The supernova's remains are estimated to be roughly 23,000 light-years away. A type "Ia" supernova (occurring in systems where two stars orbit each other), it was a white dwarf, turning supernova as its dense core had stopped creating nuclear fusion reactions. To this day, no other supernovae inside the Milky Way have been identified with certainty. Its light may have faded, but Kepler's supernova still burns brightly in the minds of star gazers as a result.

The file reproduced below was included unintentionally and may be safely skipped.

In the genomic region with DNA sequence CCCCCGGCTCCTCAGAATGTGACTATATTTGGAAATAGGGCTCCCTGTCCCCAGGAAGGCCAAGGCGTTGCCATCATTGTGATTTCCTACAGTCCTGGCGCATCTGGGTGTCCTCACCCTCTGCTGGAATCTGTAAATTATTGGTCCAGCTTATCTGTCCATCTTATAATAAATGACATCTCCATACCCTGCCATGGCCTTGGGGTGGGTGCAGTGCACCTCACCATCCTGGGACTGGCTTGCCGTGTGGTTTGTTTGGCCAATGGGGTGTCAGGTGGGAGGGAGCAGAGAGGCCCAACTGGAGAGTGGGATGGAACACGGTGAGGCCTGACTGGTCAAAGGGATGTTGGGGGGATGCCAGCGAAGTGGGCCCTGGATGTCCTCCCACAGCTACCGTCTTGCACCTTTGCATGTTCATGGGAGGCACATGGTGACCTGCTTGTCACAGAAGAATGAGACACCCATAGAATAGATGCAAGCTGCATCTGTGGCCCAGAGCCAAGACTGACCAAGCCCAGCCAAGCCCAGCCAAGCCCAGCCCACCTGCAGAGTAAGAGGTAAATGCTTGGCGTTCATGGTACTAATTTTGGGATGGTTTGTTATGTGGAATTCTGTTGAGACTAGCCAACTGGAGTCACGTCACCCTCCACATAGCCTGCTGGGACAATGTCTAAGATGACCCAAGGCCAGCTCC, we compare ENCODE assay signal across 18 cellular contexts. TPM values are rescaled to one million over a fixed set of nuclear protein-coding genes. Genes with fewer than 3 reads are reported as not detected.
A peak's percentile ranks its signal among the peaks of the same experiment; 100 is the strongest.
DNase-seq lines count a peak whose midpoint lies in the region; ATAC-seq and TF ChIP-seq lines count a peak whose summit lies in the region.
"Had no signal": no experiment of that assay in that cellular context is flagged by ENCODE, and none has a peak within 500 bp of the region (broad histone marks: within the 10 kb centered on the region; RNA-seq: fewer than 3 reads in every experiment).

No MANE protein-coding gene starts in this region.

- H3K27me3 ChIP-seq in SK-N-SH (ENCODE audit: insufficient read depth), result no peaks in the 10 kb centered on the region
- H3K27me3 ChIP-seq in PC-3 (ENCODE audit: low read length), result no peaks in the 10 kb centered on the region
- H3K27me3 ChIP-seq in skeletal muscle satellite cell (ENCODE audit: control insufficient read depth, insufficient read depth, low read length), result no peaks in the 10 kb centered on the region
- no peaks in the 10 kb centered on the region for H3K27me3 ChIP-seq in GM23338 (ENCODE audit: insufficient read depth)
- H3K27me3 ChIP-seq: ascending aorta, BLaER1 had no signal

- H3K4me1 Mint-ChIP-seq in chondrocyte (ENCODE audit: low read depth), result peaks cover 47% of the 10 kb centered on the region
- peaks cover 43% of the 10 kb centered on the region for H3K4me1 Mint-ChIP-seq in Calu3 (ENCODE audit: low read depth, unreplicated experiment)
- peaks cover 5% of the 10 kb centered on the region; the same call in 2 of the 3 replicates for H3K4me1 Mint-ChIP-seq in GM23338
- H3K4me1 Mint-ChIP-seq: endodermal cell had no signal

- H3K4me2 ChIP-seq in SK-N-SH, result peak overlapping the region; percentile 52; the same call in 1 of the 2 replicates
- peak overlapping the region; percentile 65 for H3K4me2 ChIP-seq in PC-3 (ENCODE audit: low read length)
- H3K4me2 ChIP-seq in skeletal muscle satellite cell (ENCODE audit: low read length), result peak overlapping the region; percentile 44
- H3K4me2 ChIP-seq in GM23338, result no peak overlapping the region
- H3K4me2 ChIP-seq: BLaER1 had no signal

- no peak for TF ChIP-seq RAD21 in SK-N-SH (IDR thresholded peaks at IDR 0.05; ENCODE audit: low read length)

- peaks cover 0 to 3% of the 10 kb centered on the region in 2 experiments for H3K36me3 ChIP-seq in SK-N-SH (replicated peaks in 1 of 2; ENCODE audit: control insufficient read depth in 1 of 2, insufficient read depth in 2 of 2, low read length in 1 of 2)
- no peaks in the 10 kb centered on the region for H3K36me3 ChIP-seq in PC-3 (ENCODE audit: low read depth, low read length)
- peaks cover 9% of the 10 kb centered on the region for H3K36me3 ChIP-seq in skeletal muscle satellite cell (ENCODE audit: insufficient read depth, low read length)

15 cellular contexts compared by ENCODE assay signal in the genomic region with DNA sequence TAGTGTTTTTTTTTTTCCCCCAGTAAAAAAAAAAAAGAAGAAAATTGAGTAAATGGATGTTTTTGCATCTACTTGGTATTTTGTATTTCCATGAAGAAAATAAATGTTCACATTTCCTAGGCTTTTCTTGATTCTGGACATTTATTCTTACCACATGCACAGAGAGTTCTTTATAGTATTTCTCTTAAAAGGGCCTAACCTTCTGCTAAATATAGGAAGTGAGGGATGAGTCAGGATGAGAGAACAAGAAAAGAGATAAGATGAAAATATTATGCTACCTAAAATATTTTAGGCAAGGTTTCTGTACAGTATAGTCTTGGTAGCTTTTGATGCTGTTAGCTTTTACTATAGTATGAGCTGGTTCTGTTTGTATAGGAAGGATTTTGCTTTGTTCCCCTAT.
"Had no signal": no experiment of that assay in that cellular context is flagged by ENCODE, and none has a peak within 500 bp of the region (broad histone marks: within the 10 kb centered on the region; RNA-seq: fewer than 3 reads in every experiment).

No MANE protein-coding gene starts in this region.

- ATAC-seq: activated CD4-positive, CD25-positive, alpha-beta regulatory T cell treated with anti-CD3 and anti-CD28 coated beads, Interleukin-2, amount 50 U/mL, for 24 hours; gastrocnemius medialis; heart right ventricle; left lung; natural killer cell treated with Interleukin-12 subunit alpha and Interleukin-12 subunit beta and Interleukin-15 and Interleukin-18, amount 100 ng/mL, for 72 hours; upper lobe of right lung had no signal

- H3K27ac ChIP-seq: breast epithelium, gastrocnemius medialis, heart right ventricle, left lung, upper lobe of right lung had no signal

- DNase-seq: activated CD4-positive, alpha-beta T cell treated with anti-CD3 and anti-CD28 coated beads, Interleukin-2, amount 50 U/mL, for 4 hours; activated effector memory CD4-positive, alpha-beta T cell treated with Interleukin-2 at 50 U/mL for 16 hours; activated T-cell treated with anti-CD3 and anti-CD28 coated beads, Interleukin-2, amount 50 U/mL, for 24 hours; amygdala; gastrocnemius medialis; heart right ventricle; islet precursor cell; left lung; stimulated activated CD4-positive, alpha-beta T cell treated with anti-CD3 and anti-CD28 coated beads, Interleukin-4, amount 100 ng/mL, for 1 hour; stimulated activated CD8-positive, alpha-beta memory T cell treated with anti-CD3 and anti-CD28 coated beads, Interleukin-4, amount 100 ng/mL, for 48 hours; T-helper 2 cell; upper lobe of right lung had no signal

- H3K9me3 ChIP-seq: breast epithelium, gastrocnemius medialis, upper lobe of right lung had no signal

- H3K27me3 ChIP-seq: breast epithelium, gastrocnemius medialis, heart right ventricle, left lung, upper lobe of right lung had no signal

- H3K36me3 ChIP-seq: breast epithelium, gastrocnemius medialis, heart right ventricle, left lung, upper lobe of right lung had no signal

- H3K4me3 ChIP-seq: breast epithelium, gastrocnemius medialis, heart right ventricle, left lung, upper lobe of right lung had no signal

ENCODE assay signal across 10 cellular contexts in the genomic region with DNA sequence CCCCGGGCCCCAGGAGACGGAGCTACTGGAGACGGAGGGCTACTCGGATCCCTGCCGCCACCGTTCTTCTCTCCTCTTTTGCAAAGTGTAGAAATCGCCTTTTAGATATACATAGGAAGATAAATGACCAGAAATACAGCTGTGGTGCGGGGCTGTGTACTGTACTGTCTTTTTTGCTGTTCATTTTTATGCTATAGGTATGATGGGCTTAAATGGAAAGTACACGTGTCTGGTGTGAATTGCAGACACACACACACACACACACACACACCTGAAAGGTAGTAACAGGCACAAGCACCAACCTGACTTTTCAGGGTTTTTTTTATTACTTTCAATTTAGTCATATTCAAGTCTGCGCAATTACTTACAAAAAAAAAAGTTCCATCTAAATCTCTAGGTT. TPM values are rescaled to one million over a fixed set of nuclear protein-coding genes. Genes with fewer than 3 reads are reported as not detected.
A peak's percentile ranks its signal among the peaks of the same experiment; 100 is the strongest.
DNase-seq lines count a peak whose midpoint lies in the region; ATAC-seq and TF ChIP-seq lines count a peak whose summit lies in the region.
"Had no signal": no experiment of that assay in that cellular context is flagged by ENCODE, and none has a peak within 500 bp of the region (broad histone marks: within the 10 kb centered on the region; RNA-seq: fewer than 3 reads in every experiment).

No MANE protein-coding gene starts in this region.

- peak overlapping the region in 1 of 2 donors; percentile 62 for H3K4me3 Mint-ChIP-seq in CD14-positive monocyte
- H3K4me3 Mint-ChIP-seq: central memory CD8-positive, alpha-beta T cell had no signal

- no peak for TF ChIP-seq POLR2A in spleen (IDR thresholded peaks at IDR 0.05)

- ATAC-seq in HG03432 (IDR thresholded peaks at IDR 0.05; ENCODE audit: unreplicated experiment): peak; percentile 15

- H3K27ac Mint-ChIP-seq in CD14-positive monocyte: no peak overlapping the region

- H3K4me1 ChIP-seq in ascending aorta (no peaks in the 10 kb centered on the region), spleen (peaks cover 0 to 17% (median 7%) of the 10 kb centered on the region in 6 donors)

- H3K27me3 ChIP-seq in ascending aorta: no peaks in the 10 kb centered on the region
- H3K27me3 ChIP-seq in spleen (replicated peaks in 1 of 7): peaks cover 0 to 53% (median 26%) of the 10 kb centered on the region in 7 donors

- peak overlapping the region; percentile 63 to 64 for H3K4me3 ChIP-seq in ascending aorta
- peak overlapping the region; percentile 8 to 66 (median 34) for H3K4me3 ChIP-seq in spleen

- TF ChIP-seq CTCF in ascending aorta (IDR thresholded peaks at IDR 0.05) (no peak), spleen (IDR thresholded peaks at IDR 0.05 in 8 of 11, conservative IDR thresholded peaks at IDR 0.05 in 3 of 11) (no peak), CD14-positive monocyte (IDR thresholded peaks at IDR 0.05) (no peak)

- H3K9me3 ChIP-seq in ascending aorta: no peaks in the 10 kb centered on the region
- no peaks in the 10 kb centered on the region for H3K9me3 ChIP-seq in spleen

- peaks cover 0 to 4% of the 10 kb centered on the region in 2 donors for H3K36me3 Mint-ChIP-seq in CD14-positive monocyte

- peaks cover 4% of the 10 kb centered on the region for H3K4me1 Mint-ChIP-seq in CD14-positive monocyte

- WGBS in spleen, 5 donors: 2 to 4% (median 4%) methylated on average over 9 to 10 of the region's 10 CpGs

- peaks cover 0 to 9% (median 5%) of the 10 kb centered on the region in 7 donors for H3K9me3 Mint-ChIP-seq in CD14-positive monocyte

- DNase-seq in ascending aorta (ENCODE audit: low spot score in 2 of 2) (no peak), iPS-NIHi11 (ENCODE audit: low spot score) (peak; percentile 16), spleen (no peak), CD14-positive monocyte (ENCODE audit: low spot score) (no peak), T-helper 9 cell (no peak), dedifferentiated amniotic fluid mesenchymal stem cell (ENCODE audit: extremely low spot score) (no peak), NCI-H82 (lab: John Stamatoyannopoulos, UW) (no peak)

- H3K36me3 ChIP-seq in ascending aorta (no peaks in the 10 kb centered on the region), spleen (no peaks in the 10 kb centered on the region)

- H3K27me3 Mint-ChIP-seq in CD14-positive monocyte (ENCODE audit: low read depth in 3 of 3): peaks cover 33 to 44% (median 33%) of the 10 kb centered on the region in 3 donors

source: gizmodo.com by Gerald Lynch